Mazda admits engine and crash test ‘irregularities’, Australia potentially impacted

Mazda has halted shipments of at least one Australian-delivered model from Japan after it was found to have altered engine certification test results, while doctoring the crash test data from another popular model.

It was called into question by Japanese government officials after “irregularities” were found in the engine control software for the Mazda MX-5 RF from 2018 onwards, plus the Mazda 2 from 2021 onward.

“In the certification testing for the on-boarded engine output of gasoline [petrol] engine, the test should have been performed using engine control software in the same condition as a mass-production vehicle, but it was conducted by using control software in which the ignition timing adjust function was partially deactivated,” the carmaker said.

“We will promptly conduct the tests again under the same conditions as those for mass-production vehicles and make preparations to undergo a re-examination by the authorities for type designation,” Mazda said regarding the MX-5 RF.

Mazda has subsequently suspended shipments of the two models from Japan, though this may only affect the MX-5 RF as locally delivered Mazda 2s are imported from Thailand.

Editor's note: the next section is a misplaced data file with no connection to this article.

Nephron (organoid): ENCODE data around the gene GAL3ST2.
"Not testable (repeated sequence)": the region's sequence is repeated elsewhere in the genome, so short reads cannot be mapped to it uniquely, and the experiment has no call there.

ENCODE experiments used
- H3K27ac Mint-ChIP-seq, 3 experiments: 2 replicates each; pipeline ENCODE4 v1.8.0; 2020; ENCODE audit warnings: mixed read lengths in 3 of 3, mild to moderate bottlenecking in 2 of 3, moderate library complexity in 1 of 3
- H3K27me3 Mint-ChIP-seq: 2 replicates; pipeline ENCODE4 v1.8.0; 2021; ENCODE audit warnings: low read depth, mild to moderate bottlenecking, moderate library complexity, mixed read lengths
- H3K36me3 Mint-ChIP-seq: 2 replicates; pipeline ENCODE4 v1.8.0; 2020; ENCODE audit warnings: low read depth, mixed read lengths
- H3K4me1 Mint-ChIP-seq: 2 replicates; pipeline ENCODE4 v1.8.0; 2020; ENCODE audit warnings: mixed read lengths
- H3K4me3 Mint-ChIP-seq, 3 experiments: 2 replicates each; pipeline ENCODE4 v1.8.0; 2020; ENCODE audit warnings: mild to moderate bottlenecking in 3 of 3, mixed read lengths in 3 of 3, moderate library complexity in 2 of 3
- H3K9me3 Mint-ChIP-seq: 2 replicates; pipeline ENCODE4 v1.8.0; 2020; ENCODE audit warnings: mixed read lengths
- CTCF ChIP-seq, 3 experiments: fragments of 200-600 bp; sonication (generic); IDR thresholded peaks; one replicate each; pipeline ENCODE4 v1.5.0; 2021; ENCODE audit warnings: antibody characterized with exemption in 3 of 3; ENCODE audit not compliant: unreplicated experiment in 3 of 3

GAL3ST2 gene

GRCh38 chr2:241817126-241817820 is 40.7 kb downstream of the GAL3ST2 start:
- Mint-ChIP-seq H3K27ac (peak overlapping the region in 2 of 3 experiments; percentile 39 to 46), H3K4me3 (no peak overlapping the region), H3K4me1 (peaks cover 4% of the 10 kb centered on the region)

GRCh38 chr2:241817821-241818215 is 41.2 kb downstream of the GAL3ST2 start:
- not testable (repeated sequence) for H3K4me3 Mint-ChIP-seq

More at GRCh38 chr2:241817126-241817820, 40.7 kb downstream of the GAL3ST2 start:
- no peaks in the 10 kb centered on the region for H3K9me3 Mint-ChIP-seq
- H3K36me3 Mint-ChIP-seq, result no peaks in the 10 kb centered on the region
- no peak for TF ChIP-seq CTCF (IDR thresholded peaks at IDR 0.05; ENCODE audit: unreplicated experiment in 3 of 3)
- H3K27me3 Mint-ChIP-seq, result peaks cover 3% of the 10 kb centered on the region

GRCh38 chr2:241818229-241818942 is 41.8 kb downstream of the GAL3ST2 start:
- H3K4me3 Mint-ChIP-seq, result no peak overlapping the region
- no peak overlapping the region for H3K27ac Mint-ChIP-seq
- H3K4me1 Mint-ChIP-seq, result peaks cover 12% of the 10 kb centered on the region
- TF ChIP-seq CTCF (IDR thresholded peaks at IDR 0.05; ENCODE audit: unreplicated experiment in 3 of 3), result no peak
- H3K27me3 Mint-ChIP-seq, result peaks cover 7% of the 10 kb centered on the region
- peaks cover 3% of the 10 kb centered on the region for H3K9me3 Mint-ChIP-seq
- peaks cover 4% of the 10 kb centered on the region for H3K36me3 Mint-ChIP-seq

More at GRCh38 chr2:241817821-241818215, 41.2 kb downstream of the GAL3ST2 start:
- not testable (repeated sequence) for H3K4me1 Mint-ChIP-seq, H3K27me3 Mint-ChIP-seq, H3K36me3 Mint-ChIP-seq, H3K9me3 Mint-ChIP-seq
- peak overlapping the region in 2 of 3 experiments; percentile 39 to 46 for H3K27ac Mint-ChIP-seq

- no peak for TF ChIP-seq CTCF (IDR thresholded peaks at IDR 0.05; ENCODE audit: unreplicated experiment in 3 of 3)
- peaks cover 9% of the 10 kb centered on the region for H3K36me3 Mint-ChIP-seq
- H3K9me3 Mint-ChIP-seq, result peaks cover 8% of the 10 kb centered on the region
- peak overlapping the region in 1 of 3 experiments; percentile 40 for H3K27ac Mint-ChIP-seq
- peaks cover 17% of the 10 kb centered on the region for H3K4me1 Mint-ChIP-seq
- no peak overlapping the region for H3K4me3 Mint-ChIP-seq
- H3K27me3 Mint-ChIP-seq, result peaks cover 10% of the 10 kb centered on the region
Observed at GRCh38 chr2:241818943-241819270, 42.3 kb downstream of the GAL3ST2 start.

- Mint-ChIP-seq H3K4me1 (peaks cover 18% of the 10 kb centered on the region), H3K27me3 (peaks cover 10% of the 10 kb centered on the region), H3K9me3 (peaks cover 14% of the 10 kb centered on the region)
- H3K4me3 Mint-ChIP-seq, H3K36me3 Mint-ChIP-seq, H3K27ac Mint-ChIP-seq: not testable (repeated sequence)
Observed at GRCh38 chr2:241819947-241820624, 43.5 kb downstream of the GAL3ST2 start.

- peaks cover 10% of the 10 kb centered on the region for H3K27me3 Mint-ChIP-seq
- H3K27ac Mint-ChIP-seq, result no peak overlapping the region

Mazda Australia has been contacted for comment about the local impact.

The carmaker also admitted to falsifying crash safety test results for the Mazda 6 sedan and wagon (sold in Japan as the Atenza), as well as the Mazda 3 sedan and hatchback (marketed as the Axela in Japan).

“In a certification test for occupant protection in the event of a frontal collision, an external device was used to trigger a timed activation of the airbag instead of spontaneous activation based on collision detection by an onboard sensor,” the company said.

While affected Mazda 3s were built between August 2016 and February 2019, the Mazda 6 was impacted by the “irregular processing” since 2014, with the testing disparity since rectified in all examples produced from April.

Automotive News reports other Japanese manufacturers including Toyota, Honda, Yamaha and Suzuki were also found to have made misstatements in past test reports, with the Australian-delivered Toyota Yaris Cross understood to be affected.

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